Ubiquitin-dependent proteolysis plays an important role in regulating fundamental biological functions, including cell division and cellular differentiation. Previous studies implicate the ubiquitin-proteasome system (UPS) in myogenic differentiation through regulating cell cycle progression and modulating myogenic factors such as MyoD and Myf5. Certain ubiquitin protein ligases, including the SCF complex and APC, have been suggested to govern terminal muscle differentiation. However, the underlying mechanism of regulation of both the cell cycle and myogenic factors by the UPS during this process remains unclear. We have dissected the role of the UPS in myogenic differentiation using an in vitro muscle differentiation system based on C2C12 cells. We demonstrate that Cdh1-APC regulates two critical proteins, Skp2 and Myf5, for proteolysis during muscle differentiation. The targeting of Skp2 by Cdh1-APC for destruction results in elevation of p21 and p27, which are crucial for coordinating cellular division and differentiation. Degradation of Myf5 by Cdh1-APC facilitates myogenic fusion. Knockdown of Cdh1 by siRNA significantly attenuates muscle differentiation. Taken together, Cdh1-APC is an important ubiquitin E3 ligase that modulates muscle differentiation through coordinating cell cycle progression and initiating the myogenic differentiation program.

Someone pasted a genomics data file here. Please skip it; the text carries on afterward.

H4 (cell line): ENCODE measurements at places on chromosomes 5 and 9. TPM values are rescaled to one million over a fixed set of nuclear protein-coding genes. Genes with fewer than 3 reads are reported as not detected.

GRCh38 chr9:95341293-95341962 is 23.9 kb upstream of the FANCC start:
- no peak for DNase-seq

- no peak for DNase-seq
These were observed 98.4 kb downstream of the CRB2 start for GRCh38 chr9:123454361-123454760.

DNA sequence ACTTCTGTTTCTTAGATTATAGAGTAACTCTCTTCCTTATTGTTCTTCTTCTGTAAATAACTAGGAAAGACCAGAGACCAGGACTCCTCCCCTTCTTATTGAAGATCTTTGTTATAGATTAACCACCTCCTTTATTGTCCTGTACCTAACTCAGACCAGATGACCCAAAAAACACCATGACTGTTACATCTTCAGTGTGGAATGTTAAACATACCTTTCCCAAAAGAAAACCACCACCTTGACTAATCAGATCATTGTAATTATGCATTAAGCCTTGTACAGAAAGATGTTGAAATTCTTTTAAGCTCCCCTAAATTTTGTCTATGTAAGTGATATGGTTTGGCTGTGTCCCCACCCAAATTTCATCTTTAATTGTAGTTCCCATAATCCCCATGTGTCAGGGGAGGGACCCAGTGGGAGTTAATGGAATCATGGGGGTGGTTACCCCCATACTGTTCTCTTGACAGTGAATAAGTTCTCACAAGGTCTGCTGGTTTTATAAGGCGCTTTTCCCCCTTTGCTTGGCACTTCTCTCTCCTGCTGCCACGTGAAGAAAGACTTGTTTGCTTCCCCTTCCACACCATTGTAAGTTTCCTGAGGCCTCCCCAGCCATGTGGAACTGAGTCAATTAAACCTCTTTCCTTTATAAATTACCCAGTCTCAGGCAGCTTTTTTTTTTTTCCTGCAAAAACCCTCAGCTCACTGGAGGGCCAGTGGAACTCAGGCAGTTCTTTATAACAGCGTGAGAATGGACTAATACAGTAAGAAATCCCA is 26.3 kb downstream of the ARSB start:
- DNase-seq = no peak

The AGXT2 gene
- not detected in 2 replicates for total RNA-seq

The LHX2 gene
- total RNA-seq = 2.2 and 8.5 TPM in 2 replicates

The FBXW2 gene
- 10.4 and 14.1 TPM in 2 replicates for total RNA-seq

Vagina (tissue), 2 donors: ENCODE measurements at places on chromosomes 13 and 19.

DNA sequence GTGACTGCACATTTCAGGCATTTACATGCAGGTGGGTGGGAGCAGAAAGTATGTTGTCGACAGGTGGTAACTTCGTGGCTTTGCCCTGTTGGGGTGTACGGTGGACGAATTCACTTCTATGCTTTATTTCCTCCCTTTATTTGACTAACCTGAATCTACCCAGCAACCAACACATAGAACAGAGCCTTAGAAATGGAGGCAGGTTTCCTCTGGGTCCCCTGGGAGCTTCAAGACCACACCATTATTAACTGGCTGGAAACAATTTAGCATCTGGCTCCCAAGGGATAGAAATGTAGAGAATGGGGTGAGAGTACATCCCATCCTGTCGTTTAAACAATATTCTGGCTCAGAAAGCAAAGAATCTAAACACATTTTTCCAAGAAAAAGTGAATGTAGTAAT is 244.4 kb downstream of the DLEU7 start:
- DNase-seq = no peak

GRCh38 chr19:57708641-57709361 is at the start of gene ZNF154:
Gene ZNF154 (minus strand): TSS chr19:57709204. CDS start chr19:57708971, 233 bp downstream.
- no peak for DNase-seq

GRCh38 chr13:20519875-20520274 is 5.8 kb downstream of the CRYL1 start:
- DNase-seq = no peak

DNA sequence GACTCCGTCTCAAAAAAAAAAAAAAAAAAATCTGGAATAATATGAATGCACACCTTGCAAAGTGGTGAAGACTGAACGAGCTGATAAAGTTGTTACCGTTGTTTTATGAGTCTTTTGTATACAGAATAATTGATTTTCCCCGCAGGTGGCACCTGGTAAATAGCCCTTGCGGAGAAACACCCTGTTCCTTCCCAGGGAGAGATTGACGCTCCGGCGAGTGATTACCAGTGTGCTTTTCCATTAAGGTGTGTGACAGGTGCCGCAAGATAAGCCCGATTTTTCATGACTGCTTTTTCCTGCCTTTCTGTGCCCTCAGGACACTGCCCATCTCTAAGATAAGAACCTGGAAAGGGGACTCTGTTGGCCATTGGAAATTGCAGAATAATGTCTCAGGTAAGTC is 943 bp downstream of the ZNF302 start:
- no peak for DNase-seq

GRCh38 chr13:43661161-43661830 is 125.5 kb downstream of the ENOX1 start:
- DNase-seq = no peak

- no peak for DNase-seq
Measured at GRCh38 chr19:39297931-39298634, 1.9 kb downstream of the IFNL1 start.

|Original language||English (US)|
|Number of pages||12|
|State||Published - Nov 2007|
- Ubiquitylation and muscle differentiation
ASJC Scopus subject areas
- Molecular Biology